2. Under the original legislation, any employment income received on or after 6 April 2014 would have been taxed on the arising basis even if it was ‘for’ 2013/14 or earlier.  Following representations made by Deloitte (and others), this has been amended with the result that the new measures will only apply where the income received is ‘for’ 2014/15 or a subsequent tax year.  Where necessary we expect an apportionment to be made.
  3. Condition 5 has been added and provides a tightly drawn exception from the new measures where a dual contract arrangement is in place because the law of the UK and the territory in which the duties of the non-UK employment are performed requires the employment duties to be performed under separate contracts.
  4. Directors who do not have a material interest in either the UK employer or the non-UK employer will no longer be regarded as having related employments for the sole reason that they are a director of one of the companies.
  5. For the non-UK contract income not to be chargeable on the arising basis non-UK tax must be notionally creditable at a rate of not less than (currently) 29.25% against the non-UK contract income.  Previously this was going to be 33.75%.

Deloitte's View

Each of the above changes is welcome although a 29.25% level of foreign tax is still unlikely to be achieved by non-residents working only part of their time in the non-UK jurisdiction and it is disappointing that condition 5 has been so tightly drawn.  There may well be cases where the law of an overseas jurisdiction requires the employment duties in that country to be performed under a separate, local contract of employment without the law of the UK requiring the employment duties in the UK to be performed under a separate UK contract.  There may be cases where an individual performs duties outside of the UK that are subject to regulation in the relevant jurisdiction whereas the duties performed in the UK are different in nature and not subject to regulation.  As drafted, condition 5 would not be met and so the exemption for arrangements implemented for regulatory reasons would not apply.  Deloitte intends to raise this concern with the government to see whether the regulatory requirement could apply to one employment rather than both.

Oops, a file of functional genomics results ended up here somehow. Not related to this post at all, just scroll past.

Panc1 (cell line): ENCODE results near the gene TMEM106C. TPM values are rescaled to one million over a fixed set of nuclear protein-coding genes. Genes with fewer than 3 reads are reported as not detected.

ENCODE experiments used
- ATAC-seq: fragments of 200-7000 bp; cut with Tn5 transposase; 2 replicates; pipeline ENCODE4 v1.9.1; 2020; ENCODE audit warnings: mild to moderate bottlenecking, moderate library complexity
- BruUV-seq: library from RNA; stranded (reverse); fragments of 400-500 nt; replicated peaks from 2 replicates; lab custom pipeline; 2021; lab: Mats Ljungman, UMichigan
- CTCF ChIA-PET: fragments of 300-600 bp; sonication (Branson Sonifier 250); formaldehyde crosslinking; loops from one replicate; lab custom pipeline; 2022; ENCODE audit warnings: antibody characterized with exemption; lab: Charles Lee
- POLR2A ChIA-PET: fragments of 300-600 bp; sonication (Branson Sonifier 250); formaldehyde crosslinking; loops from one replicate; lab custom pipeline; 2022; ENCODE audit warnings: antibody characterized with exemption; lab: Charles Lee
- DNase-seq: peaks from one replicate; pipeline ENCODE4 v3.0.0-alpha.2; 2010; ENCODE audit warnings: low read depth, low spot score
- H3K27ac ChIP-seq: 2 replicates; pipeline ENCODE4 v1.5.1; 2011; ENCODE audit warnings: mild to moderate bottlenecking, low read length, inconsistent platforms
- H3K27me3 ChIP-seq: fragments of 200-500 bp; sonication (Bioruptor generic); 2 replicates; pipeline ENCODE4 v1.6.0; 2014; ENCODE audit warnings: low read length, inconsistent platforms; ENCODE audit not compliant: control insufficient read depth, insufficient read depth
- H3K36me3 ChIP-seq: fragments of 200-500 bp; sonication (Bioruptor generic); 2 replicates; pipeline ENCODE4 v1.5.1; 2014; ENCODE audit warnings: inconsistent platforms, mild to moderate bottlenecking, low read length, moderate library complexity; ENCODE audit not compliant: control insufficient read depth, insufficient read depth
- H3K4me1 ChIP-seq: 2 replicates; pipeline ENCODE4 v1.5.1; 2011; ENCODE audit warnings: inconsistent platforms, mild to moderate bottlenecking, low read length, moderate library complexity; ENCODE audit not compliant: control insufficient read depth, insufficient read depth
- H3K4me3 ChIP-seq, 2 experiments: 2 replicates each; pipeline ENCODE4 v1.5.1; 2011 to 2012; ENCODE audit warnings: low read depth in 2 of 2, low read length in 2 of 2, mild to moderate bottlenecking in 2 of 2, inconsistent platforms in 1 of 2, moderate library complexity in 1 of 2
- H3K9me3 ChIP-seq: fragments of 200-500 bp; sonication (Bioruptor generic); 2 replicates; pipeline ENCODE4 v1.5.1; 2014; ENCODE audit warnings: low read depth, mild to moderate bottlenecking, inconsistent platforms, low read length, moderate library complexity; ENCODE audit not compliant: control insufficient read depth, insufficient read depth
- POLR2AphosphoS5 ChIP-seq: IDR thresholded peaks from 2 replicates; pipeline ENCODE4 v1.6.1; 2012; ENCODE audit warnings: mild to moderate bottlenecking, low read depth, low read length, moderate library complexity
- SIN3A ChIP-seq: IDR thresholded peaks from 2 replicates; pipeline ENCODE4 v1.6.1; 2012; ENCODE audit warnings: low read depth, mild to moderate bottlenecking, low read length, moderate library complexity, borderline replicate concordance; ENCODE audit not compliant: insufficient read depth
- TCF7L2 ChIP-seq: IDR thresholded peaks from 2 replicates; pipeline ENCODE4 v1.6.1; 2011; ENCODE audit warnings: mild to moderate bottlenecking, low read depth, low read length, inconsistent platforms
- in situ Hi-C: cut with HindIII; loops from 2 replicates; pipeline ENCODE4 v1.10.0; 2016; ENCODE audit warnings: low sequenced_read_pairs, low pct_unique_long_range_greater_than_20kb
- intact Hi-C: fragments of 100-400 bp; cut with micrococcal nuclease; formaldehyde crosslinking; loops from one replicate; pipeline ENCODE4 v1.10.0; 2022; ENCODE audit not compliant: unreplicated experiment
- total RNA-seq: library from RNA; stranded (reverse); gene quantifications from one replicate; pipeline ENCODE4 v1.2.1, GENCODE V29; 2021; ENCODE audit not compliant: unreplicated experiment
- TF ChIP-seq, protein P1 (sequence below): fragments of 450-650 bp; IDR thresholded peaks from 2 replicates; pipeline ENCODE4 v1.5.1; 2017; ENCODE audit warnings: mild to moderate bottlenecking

Areas of continuing uncertainty

The UK and non-UK employments may be regarded as ‘related’ for a number of different reasons including where the employee is:

  1. A senior employee of the UK or non-UK employer, or
  2. One of the employees of either the UK or non-UK employer who received the higher or highest levels of remuneration.

The terms ‘senior employee’ and ‘higher or highest levels of remuneration’ are not defined.

Deloitte's View

In practice the uncertainty of the above terms is of limited practical consequence.  An individual’s seniority and level of remuneration are only two possible factors that will be taken into account in deciding whether or not their employments are related.  As a result, even if an employee is not regarded as a senior employee and is not one of the employees who receives the higher or highest levels of remuneration, their employments may nevertheless be regarded as related.